The FDA is aware of the gap and trying to fill it. The agency is preparing to yank e-cigarette flavors from the market while studying their safety and public health impact, and has announced new funding opportunities for researchers to study effective ways to treat nicotine addiction in youth and explore the development of drug therapies for youth cessation.
“To date, much of the research on youth tobacco cessation has been limited and focused on smoking, but we are determined to find solutions to address cessation of all types of tobacco, especially methods to help youth quit e-cigarettes,” Ned Sharpless, the acting FDA commissioner, said earlier this year.
The vaping lung disease that has sickened about 1,500 people and killed at least 33 has given urgency to efforts to stop youth vaping, although THC-containing vapes are responsible for much of the epidemic. The vaping industry argues that e-cigarettes help smokers stop using traditional cigarettes, but odorless vapes and their tantalizing flavors, like blue raspberry slushie and caramel candy, have created an influx of nicotine-addicted teenagers, and may come with other health hazards that are still poorly understood.
Vaping has caused tobacco use in teenagers to rise after a successful, decades-long campaign to stop minors from smoking cigarettes. More than 3.6 million youth reported vaping last year, and use among high schoolers rose from nearly 12 percent in 2017 to about 21 percent in 2018, according to government data.
“They came out with this product that has the capability of delivering nicotine in very high jolts … so the products are highly, highly addictive,” said Sharon Levy, the director of Boston Children’s Hospital’s adolescent substance use and addiction program.
Advocates want the FDA to ban all vape flavors, including menthol, which add to the allure of the products for young people. On Thursday, e-cigarette giant Juul suspended sales of its flavored pods — except for tobacco and menthol — pending FDA review.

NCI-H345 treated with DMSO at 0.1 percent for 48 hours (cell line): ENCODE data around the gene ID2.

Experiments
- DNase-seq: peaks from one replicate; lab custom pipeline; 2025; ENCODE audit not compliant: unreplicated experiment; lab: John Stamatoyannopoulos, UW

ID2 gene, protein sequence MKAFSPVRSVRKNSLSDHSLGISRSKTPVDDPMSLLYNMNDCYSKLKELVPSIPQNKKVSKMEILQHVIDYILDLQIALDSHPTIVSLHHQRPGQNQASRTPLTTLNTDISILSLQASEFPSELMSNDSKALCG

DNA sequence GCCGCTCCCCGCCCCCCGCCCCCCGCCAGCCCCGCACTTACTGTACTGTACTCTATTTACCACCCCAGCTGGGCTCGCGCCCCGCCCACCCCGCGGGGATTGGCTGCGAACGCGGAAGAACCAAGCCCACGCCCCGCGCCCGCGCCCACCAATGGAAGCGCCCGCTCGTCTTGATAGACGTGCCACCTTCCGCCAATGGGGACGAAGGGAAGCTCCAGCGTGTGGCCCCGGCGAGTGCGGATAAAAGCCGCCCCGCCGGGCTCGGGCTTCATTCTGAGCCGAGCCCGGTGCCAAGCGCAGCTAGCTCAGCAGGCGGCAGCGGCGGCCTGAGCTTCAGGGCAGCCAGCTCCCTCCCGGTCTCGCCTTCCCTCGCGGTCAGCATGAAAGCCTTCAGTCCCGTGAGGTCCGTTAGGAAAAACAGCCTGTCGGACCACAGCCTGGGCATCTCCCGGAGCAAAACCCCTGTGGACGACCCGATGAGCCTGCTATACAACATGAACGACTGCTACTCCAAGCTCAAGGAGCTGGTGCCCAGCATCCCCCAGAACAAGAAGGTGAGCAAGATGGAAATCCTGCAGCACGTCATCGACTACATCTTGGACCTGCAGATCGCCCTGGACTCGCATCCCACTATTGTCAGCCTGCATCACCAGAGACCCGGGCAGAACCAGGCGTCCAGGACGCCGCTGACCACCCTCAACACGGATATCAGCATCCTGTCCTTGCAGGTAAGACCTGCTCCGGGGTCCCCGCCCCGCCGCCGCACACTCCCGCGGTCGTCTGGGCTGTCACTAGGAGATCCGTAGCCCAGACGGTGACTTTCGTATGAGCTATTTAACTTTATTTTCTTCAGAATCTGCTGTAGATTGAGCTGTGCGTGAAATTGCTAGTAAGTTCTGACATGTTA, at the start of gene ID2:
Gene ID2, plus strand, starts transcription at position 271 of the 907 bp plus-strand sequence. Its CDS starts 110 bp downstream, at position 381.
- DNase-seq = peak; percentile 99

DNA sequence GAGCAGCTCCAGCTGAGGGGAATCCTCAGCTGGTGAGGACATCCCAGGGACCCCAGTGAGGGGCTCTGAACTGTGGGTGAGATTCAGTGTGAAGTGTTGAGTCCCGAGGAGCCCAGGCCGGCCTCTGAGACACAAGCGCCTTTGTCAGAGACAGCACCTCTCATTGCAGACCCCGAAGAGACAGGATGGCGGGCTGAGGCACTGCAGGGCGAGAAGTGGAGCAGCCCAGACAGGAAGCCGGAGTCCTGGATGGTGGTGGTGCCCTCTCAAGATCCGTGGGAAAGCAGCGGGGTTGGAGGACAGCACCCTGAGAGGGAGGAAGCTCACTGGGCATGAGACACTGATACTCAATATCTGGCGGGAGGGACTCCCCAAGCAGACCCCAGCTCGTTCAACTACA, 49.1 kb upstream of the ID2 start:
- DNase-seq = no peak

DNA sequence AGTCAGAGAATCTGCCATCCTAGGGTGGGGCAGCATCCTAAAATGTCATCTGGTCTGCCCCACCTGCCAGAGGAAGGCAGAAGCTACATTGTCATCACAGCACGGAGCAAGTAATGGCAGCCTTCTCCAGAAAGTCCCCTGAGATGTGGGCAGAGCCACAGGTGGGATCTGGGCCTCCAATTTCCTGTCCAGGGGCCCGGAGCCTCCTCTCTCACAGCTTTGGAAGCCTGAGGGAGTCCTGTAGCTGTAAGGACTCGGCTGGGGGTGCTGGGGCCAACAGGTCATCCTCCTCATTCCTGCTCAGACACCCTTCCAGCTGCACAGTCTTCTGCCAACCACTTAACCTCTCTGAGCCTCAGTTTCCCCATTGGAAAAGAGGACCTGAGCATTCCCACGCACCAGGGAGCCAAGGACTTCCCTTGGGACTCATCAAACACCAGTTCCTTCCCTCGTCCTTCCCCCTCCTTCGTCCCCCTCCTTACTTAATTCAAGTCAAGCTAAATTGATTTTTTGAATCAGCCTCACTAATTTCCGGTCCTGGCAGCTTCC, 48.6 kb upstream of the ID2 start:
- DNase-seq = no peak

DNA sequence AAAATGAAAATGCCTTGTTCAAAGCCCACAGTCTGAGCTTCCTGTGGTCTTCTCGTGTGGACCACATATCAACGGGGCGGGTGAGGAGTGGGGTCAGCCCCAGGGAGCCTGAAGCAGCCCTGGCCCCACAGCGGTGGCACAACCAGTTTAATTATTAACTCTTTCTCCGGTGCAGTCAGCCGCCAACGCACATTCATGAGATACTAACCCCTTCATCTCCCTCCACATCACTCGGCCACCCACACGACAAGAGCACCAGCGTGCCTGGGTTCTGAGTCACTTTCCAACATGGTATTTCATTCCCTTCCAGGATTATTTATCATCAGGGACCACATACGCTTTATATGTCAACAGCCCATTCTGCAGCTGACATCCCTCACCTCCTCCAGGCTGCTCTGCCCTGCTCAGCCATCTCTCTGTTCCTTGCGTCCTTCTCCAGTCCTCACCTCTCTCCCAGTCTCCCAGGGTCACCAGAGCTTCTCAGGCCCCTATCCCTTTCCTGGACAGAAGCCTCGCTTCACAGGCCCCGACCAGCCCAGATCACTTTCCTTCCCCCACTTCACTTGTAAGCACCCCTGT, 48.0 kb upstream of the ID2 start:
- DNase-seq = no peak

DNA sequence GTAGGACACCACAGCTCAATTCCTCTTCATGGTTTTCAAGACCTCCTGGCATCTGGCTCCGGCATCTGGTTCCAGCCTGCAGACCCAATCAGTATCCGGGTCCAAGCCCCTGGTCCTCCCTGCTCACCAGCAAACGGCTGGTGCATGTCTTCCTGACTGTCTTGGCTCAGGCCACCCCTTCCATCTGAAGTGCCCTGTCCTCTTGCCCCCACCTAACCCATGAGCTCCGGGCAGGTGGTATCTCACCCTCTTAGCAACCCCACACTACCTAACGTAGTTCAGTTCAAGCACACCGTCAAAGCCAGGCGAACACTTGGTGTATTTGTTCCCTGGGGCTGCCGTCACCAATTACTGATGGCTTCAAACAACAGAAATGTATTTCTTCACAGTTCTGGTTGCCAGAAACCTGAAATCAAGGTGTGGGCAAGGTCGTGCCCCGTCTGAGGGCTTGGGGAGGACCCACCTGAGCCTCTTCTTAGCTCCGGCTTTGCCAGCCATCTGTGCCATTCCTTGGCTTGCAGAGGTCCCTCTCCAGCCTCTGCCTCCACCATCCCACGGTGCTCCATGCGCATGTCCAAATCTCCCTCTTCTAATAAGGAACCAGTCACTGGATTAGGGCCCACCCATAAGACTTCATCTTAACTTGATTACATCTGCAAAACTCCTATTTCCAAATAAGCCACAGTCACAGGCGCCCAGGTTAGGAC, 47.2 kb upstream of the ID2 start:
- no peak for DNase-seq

Meanwhile, physicians are scrambling to design their own treatment plans — such as combining behavioral therapy with nicotine replacements , which doctors can currently prescribe to minors off-label.
“We desperately need some research immediately in this area” said Susanne Tanski, a pediatrician and past chair of the American Academy of Pediatrics Tobacco Consortium. She urges the FDA to “make this really quick. Fast track it. Because we’re in the middle of a bit of a public health crisis.”
Research should examine not only whether nicotine replacement therapies work for teen e-cigarette addiction, but the appropriate dosages, said Bonnie Halpern-Felsher, a professor of pediatrics , adolescent medicine at Stanford University.
Some teens don’t want their parents to know they vape, which makes it harder for physicians to treat them. And teenagers aren’t always aware they are addicted to e-cigarettes, and don’t understand the signs of withdrawal.
Studying potential drug therapies in minors is inherently difficult because parents might not want their children to participate in clinical trials, and researchers may be wary of studying an unapproved product in children.
“It has become increasingly important to identify strategies to assisting youth who have become addicted to e-cigarettes with quitting the use of these products,” Brian King, a deputy director in the CDC’s Office on Smoking and Health, said in comments to POLITICO.
Behavioral counseling from providers can help prevent vaping and encourage teens to quit, according to King, as can mobile-based apps, but “more research is needed to identify potential medications, or other strategies, that are effective for tobacco product cessation among youth.”
The federal government runs a website on how to become a smoke-free teen, with links to a hotline, mobile-based apps and text messaging services offering tips on quitting. The American Academy of Pediatrics is working on guidance for doctors. And the Truth Initiative developed a text message program sending supportive messages and tips to young people who want to quit vaping, enrolling more than 54,000 users since its January launch.
“This is not an easy solution that you just give them a pill and then they stop using e-cigarettes” said Gary LeRoy, president of the American Academy of Family Physicians. Behavioral therapy is an important component of treatment, he said.
And the federal government needs to use its regulatory power to keep youth from starting to vape in the first place, said Jonathan P. Winickoff, a pediatrician and past chair of AAP’s Tobacco Consortium.
“The best cessation tool that you could use, that you could deploy to help kids across the country quit and get out of this vape epidemic, is to ban all flavored tobacco products,” he said.